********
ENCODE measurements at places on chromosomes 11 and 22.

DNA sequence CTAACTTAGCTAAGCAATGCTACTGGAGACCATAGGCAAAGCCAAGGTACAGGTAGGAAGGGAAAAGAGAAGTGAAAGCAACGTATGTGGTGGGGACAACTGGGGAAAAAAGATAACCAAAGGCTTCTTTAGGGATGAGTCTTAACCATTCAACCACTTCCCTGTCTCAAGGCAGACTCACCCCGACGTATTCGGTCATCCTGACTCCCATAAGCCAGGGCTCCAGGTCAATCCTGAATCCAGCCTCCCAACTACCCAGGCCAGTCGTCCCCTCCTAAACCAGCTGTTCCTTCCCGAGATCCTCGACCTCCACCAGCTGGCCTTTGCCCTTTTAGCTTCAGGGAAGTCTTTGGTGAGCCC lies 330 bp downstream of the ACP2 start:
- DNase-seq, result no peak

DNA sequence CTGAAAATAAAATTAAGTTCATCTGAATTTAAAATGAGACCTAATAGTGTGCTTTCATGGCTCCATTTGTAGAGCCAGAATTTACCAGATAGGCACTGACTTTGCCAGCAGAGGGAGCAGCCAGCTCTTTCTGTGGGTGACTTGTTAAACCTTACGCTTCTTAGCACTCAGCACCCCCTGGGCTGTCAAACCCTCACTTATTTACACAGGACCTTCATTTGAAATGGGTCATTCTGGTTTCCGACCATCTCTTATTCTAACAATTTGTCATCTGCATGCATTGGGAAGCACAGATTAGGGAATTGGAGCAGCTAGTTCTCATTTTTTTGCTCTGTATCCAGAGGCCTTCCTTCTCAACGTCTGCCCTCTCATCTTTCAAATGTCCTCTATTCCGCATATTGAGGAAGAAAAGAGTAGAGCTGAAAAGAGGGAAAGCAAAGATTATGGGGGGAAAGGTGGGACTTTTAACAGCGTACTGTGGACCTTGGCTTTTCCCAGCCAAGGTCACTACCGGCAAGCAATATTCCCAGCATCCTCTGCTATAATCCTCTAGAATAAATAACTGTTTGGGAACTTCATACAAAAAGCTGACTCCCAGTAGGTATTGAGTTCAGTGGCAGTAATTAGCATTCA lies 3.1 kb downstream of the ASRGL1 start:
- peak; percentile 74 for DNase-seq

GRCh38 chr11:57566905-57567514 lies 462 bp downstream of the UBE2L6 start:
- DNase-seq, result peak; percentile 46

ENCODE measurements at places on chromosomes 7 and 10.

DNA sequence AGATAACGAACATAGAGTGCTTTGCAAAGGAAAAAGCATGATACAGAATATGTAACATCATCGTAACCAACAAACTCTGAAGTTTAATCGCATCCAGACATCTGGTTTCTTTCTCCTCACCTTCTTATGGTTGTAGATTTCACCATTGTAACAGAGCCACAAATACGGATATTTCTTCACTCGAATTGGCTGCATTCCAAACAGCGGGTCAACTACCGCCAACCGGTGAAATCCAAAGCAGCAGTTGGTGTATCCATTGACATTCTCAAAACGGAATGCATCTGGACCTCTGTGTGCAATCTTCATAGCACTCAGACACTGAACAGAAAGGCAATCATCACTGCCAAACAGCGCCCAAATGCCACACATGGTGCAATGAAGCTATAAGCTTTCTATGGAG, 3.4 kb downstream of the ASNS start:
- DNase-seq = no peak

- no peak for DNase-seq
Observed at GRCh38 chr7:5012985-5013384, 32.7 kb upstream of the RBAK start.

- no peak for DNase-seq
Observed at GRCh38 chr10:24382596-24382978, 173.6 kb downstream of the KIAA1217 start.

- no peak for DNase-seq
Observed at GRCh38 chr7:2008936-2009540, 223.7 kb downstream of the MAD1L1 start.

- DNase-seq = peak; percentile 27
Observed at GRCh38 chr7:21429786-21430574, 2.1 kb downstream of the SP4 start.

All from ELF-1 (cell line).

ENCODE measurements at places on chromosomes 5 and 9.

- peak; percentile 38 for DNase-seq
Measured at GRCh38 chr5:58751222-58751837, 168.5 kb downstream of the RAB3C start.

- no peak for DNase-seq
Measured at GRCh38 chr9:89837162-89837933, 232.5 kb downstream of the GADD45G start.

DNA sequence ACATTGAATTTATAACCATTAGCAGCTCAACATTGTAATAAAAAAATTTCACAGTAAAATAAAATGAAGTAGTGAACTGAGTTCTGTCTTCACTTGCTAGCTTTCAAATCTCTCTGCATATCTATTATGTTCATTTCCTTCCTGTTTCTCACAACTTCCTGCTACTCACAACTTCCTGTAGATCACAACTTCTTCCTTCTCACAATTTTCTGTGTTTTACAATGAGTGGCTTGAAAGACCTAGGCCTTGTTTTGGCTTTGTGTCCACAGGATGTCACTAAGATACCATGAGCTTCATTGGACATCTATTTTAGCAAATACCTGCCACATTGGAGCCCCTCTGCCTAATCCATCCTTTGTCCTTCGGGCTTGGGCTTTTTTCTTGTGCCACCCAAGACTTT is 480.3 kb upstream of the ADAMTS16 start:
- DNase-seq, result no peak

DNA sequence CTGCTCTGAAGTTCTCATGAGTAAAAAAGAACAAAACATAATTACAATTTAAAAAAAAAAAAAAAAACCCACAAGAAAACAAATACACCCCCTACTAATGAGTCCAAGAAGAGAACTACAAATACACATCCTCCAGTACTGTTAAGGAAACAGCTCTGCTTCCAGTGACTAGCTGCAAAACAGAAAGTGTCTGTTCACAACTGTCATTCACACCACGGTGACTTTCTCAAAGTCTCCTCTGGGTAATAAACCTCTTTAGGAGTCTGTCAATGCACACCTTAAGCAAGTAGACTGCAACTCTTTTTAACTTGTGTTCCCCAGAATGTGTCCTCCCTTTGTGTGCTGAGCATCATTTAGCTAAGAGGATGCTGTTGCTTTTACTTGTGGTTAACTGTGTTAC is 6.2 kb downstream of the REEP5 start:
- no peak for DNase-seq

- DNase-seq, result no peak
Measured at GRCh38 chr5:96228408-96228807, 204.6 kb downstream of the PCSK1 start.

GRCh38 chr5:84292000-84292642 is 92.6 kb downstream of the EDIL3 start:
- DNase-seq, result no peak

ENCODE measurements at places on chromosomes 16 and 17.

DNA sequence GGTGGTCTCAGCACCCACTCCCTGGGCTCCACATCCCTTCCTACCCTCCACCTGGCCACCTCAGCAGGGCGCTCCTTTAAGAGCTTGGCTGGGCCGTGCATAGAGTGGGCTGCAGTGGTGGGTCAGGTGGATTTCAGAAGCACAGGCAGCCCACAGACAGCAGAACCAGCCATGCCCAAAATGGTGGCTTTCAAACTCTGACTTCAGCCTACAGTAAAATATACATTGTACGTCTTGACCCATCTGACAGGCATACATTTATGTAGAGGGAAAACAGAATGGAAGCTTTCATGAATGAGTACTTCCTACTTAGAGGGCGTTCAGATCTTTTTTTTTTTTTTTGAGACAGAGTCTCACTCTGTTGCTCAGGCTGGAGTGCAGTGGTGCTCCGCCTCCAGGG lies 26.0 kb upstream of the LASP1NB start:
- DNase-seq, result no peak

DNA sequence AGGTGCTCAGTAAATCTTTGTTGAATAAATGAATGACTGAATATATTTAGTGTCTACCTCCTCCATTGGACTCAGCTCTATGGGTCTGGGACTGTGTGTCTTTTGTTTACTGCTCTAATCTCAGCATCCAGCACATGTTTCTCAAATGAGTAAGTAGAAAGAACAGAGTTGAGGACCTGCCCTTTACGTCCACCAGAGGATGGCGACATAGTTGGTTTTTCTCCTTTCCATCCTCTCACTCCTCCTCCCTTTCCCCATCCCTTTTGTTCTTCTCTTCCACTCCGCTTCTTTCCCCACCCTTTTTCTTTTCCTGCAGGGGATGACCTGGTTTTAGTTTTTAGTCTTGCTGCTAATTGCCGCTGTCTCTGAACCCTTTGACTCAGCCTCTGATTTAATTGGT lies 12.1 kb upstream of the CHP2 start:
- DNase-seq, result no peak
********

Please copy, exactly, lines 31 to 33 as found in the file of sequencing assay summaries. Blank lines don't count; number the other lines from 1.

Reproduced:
GRCh38 chr5:84292000-84292642 is 92.6 kb downstream of the EDIL3 start:
- DNase-seq, result no peak

ENCODE measurements at places on chromosomes 16 and 17.